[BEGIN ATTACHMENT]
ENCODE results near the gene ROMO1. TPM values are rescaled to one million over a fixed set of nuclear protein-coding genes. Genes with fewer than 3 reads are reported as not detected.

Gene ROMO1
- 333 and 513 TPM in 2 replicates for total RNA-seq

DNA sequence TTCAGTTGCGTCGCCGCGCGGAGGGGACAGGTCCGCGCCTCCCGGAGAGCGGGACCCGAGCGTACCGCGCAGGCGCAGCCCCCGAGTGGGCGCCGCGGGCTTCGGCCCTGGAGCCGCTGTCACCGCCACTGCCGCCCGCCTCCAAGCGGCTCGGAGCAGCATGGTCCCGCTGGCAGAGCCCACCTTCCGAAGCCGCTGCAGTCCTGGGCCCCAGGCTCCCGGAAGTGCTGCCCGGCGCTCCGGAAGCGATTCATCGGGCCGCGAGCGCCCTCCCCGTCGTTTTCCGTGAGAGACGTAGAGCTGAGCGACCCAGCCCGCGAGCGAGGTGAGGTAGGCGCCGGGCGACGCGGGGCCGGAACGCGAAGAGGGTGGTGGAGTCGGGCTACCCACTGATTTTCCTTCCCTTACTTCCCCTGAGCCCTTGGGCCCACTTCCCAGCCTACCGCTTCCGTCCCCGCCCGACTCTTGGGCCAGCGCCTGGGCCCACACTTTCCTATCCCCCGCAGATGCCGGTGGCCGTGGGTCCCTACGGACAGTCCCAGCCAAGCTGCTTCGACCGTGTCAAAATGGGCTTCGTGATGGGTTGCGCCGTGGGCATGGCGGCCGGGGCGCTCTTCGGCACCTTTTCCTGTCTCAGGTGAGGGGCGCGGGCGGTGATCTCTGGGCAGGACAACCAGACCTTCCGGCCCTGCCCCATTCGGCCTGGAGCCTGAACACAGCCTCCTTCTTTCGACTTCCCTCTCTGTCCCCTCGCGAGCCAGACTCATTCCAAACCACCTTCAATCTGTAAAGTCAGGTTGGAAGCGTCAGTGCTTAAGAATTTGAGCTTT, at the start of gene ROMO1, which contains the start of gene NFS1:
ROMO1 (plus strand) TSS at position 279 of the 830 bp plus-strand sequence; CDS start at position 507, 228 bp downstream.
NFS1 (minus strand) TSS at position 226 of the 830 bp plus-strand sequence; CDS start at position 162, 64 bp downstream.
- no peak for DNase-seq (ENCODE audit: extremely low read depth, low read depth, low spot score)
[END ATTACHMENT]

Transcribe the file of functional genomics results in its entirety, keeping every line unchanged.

ENCODE results near the gene ROMO1. TPM values are rescaled to one million over a fixed set of nuclear protein-coding genes. Genes with fewer than 3 reads are reported as not detected.

Gene ROMO1
- 333 and 513 TPM in 2 replicates for total RNA-seq

DNA sequence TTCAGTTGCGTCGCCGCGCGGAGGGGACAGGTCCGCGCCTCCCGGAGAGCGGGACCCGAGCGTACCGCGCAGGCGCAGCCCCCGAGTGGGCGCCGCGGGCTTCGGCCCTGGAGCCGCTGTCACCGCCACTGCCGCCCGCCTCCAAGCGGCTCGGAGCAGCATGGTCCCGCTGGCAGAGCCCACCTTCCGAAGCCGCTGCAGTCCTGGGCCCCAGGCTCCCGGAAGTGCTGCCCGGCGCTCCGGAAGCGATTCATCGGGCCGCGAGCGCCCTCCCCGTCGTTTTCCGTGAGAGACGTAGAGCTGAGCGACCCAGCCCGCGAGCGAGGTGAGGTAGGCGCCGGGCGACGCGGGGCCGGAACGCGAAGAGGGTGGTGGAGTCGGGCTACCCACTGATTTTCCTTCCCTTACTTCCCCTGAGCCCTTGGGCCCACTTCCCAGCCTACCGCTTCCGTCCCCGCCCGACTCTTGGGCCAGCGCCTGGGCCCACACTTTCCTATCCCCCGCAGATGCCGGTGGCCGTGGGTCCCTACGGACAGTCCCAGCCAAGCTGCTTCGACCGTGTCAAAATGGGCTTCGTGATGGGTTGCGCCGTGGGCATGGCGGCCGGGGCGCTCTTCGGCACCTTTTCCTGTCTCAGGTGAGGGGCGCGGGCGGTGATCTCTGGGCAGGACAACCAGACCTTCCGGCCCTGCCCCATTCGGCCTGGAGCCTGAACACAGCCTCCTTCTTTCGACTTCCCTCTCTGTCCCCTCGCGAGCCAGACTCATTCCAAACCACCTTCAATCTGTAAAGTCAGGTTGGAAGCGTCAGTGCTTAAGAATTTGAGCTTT, at the start of gene ROMO1, which contains the start of gene NFS1:
ROMO1 (plus strand) TSS at position 279 of the 830 bp plus-strand sequence; CDS start at position 507, 228 bp downstream.
NFS1 (minus strand) TSS at position 226 of the 830 bp plus-strand sequence; CDS start at position 162, 64 bp downstream.
- no peak for DNase-seq (ENCODE audit: extremely low read depth, low read depth, low spot score)